Processor 44 is also coupled to input means 64 to externally configure, signal, or operate the transceiver by use of switches, buttons, or a keypad. Because processor 44 is a fully interactive device, a display indication means 66 such as an incandescent light, light emitting diode (LED), or liquid crystal display (LCD) included as part of the master and slave transceiver 14 and 12 is coupled to processor 44. Types of information which can be displayed by the display indication means 66 is quite general, and include, but are not limited to, communication link condition, power source level, power ON/OFF, diagnostic results, or information and messages that are sent between the master and slave transceivers 14 and 12. Thus, it can be understood that processor 44 is programmed with a routine whereby a built-in test means is provided during operation to continually monitor communication link integrity, which is displayed by display indication means 66. Audio transducer 60 is then used to activate an audible warning resulting from marginal operating conditions of any kind during built-in test, including marginal communication link. In particular, processor 44 is programmed to detect when connected or not to aircraft 24 through an aircraft detect circuit 80, which determines if a microphone of headset 26 is connected to jack 22 by sensing the microphone bias current provided by the aircraft interphone system 42. Aircraft detect circuit 80 is included within master transceiver 14 where it would function to detect connection with aircraft 24 as shown in FIG. 1. Similarly, MIC BIAS circuit 82 is included within slave transceiver 12. In this case display indication means 66 visibly displays the status and audio transducer 60 audibly generates distinct and/or audible signals to indicate when the connection is broken or established. In each case, a distinctive audible signal can be generated by processor 44, through interphone system 42 and/or by transmission to the slave transceiver 12 to announce when the connection is broken or established. Processor 44 is also coupled to key lines means 67 to externally control, signal or operate circuits for, but not limited to, selective communication keyed to passenger address (PA), aft or forward stations with aircraft interphone system 42. Bias for headset 26 is supplied by microphone bias circuit 82, which is powered in turn by transceiver 12's power source 58.
In the preferred embodiment, the master transceiver 14 further comprises an illumination source 70 so that master transceiver 14 is brightly colored and/or illuminated as a beacon so it can be easily seen or spotted. For example, master transceiver 14 may be painted with phosphorescent paint or made at least in part with phosphorescent materials.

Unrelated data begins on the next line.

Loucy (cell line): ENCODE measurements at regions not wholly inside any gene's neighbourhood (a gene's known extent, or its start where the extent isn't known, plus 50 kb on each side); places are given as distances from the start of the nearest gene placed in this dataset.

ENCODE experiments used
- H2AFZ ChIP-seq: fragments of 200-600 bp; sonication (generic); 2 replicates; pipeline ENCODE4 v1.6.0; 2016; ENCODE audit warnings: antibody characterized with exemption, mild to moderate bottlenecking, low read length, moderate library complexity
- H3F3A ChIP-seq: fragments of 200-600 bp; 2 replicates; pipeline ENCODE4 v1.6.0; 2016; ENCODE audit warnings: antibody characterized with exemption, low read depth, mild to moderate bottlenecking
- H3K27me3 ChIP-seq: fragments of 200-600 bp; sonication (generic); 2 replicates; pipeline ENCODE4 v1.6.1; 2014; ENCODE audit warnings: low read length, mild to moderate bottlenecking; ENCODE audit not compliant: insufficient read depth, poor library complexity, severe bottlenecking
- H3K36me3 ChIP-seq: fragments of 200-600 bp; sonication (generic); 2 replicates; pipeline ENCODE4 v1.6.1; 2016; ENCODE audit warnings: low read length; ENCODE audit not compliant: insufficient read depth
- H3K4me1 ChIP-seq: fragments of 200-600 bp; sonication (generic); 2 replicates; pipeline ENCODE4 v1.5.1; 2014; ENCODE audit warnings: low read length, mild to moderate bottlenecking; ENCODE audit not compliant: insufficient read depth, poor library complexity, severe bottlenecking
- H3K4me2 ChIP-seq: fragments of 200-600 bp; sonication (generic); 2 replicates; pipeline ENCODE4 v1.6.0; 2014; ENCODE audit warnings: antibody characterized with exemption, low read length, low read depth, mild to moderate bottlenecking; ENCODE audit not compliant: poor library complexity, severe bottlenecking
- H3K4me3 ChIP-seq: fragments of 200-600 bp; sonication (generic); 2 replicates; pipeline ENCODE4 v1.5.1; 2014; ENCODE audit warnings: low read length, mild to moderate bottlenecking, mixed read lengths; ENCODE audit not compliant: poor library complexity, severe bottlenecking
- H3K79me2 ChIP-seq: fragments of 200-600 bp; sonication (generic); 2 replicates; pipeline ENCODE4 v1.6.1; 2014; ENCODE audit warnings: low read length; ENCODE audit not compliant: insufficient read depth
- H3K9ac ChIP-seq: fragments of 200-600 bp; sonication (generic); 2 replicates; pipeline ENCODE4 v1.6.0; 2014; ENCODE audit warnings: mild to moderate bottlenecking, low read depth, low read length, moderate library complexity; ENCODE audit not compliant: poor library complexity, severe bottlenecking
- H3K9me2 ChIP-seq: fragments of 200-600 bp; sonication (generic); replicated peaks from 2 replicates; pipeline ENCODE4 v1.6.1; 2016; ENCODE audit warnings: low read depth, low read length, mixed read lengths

Processor 44 is further provided with a built-in clock circuit or software clock 68 so that processor 44 keeps track of the time-of-day, which can then be selectively displayed on indication means 66. In particular, display and tracking of the calendar day of the week, month, and year is possible. If desired, processor 44 is programmable to establish alarm events associated with the time of day, or with the calendar day of the week, month, and year, which events can be announced by audio transducer 60. If an event occurs, it can be cleared from processor 44 through the use of input means 64. This timing function also allows processor 44 to be used for various chronometer functions, such as the tracking and display of elapsed time or establishing and announcing alarm events with elapsed time. The system 10 of the invention thus is capable of becoming a time manager of aircraft ground operations.
The master and slave transceivers 14 and 12 may operate from external or internal power or both. Processor 44 or other logic circuitry may include a power savings mode for extending operational time of the radio according to conventional design principles.
The master and slave transceivers 14 and 12 include means for connection to each other through wired means or wirelessly, to verify performance before placing the master and slave transceivers into service. The master and slave transceivers 14 and 12 automatically acquire and track other slave radios in a uniquely associated network. Such network communications includes multichannel communication controlled by processor 44 and the ability to automatically hop to a different channel if interference is detected according to conventional channel hoping protocols. In one embodiment the master and slave transceivers 14 and 12 support multiple wireless slave radios 12 which sharing the same radio frequency spectrum using conventional time division duplex (TDD) methodologies. In another embodiment the master and slave transceivers 14 and 12 employ a unique “N-Bit” identification code used by processor 44 to control channel and signal scrambling according to software control and implemented by processor 44. Preferably the “N-Bit” identification code is a reconfigurable identification code in each master and slave transceiver 14 and 12.